- "It is a time that the United States and Lima Group countries offer a way out (to Maduro) in a definite time. And if you do not take it, the measures will harden much, much more,"
- Today marks six months since Trump recognized the opposition leader Juan Guaido as interim president of Venezuela, yet Maduro remains in power.
- The mandate of Guaido as president of the National Assembly (AN, Parliament) expires on January 2020.
The US government warned Venezuelan President Nicolas Maduro that he has a “short term” to leave power if he does not want to face international justice and new US measures. US officials expressed confidence that the Lima Group will send the same message soon to Chavismo.
“It is a time that the United States and Lima Group countries offer a way out (to Maduro) in a definite time. And if you do not take it, the measures will harden much, much more,” said Mauricio Claver-Carone, Senior Director of the US National Security Council’s Western Hemisphere Affairs division. “That period is immediate … and we have already communicated indirectly (to Maduro), with people he trusts. It is important that Lima Group countries also do the same,” added the adviser to the US president Donald Trump.
Claver-Carone said that the deadline given by the United States is “much shorter than the end of the year,” and said that Lima Group foreign ministers “are talking” about the same issue during their meeting in Buenos Aires. He added that the picture has changed following the report this month from UN High Commissioner for Human Rights, Michelle Bachelet,who denounced political repression, torture, and extrajudicial executions. “The Bachelet report is the prosecution prima facie case, particularly those countries that are subscribed to the International Criminal Court. The United States does not subscribe to that, but we are willing to give certain guarantees,” said Claver-Carone.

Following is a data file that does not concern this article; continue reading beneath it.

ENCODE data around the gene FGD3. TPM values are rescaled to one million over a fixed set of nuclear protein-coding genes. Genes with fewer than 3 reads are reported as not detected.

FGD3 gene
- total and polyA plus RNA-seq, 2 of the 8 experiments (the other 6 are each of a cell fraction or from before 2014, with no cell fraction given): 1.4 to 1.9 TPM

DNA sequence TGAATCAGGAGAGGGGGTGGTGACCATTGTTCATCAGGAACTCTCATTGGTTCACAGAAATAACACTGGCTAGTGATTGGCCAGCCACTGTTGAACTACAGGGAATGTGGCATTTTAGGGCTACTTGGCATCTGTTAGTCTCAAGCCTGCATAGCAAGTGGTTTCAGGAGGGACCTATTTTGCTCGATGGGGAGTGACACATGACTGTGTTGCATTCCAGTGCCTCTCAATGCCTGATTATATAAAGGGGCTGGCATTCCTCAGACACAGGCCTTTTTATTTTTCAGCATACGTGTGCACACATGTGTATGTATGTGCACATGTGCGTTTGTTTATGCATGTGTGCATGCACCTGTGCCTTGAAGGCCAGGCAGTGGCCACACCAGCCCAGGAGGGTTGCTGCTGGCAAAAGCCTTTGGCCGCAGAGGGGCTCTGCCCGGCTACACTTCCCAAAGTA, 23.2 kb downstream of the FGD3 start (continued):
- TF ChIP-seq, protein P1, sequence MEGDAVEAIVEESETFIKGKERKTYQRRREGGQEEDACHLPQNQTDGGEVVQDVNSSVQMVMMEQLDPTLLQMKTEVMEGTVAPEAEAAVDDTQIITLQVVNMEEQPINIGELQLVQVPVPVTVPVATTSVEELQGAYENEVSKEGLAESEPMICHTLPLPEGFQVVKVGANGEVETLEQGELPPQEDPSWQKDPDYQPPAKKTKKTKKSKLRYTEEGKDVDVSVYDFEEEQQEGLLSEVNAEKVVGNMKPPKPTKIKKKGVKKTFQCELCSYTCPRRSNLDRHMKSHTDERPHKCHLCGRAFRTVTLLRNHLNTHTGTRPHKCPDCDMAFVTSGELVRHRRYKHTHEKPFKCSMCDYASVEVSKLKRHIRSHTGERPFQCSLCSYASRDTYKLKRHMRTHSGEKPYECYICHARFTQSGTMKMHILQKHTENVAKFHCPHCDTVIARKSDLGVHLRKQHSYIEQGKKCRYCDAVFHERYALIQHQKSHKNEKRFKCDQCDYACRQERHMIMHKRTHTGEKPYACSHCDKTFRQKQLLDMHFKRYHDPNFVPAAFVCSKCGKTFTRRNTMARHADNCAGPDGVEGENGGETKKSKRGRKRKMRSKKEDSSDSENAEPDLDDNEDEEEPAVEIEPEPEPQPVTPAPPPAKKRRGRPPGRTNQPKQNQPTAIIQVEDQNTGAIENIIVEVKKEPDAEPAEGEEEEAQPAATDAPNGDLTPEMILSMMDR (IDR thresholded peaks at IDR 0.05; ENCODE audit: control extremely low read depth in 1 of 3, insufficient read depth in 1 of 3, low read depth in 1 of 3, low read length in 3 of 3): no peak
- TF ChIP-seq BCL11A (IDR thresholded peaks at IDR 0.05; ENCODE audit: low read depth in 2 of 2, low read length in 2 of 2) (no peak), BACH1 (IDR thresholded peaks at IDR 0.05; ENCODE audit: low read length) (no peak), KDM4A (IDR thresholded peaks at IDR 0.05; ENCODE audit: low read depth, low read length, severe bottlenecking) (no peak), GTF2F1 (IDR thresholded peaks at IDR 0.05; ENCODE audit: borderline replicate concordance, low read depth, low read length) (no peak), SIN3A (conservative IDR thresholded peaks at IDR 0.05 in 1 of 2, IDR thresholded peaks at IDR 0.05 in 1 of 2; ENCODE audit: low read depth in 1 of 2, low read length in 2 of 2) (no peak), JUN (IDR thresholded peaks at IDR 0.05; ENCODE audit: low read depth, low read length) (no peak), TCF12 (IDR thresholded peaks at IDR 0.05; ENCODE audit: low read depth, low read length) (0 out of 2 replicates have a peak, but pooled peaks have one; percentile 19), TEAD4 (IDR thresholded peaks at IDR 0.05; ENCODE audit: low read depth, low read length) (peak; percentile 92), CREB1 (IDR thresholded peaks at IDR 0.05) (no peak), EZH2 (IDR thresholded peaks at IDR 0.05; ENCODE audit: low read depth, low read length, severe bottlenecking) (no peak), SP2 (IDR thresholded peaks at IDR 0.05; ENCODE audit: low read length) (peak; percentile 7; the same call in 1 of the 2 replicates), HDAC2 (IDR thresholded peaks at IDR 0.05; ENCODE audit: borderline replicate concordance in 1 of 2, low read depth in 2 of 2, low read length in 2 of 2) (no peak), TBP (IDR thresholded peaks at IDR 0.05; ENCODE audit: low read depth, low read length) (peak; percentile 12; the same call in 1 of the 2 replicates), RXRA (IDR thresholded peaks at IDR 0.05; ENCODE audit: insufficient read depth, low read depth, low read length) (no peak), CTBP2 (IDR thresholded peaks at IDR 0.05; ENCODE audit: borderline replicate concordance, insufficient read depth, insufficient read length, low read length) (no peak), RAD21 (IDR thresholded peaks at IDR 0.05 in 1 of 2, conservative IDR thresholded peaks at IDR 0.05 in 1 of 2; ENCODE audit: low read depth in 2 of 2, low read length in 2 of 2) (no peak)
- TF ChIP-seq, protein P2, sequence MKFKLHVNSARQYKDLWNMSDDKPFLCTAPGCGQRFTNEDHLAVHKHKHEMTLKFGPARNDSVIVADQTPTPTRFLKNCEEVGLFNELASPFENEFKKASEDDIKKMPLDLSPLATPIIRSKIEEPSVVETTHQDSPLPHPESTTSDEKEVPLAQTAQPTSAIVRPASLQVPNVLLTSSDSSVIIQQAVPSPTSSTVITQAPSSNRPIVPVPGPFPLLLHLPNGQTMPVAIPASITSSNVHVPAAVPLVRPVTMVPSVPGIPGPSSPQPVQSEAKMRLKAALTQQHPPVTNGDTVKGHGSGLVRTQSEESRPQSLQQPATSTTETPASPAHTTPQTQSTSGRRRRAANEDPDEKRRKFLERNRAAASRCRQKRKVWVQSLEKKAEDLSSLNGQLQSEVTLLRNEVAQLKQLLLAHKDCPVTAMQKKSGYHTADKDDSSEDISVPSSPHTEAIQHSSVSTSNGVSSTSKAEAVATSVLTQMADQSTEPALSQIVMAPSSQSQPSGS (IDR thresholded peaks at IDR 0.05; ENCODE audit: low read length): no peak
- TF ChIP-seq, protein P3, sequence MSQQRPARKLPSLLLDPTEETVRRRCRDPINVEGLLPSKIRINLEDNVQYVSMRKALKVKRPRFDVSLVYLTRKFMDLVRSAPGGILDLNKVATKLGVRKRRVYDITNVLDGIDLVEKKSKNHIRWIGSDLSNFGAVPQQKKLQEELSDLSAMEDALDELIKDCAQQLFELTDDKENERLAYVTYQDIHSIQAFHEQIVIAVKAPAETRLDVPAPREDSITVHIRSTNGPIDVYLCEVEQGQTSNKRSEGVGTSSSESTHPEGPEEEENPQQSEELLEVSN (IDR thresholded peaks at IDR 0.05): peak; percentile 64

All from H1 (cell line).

However, after being asked if the consequences for Maduro would be in the United States courts, the senior official spoke instead of sanctions. “The consequence is that as the president (Trump) said, we have not been tough enough yet. The sanctions…will continue to increase and will be much harder than they are,” he warned. Claver-Carone insisted that what it offers “is not a negotiation” on the future of Chavismo. “If he accepts, and is interested in those guarantees so that he can leave the country, we have said, from day one” we will help, he said.
Today marks six months since Trump recognized the opposition leader Juan Guaido as interim president of Venezuela, yet Maduro remains in power. Claver-Carone denied that the US strategy has failed: “Quite the opposite. On January 23 until today, Juan Guaido has more power than ever, “he said. “No one ever told President Trump that this was going to be a matter of one or two weeks or one or two months,” he said.
The mandate of Guaido as president of the National Assembly (AN, Parliament) expires on January 2020, and Claver-Carone suggested that in case the legislature decides to replace him with another leader before Maduro leaves power, the US might also recognize that person as an interim president of Venezuela.